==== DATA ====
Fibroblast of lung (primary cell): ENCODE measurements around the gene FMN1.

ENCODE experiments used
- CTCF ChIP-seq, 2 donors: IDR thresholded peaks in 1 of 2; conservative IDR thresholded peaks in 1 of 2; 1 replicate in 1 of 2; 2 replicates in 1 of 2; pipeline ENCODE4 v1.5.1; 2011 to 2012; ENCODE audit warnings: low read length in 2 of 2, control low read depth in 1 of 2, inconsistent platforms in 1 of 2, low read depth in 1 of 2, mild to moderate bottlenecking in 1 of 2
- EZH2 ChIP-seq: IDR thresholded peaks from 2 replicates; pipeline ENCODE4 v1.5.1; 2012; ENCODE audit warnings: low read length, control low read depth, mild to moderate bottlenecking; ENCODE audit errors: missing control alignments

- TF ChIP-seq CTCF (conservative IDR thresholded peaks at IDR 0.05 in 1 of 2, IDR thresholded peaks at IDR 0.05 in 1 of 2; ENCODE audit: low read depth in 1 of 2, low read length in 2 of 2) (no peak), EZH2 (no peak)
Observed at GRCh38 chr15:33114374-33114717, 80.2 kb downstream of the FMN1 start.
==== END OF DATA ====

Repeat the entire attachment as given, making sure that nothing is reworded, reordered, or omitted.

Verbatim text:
Fibroblast of lung (primary cell): ENCODE measurements around the gene FMN1.

ENCODE experiments used
- CTCF ChIP-seq, 2 donors: IDR thresholded peaks in 1 of 2; conservative IDR thresholded peaks in 1 of 2; 1 replicate in 1 of 2; 2 replicates in 1 of 2; pipeline ENCODE4 v1.5.1; 2011 to 2012; ENCODE audit warnings: low read length in 2 of 2, control low read depth in 1 of 2, inconsistent platforms in 1 of 2, low read depth in 1 of 2, mild to moderate bottlenecking in 1 of 2
- EZH2 ChIP-seq: IDR thresholded peaks from 2 replicates; pipeline ENCODE4 v1.5.1; 2012; ENCODE audit warnings: low read length, control low read depth, mild to moderate bottlenecking; ENCODE audit errors: missing control alignments

- TF ChIP-seq CTCF (conservative IDR thresholded peaks at IDR 0.05 in 1 of 2, IDR thresholded peaks at IDR 0.05 in 1 of 2; ENCODE audit: low read depth in 1 of 2, low read length in 2 of 2) (no peak), EZH2 (no peak)
Observed at GRCh38 chr15:33114374-33114717, 80.2 kb downstream of the FMN1 start.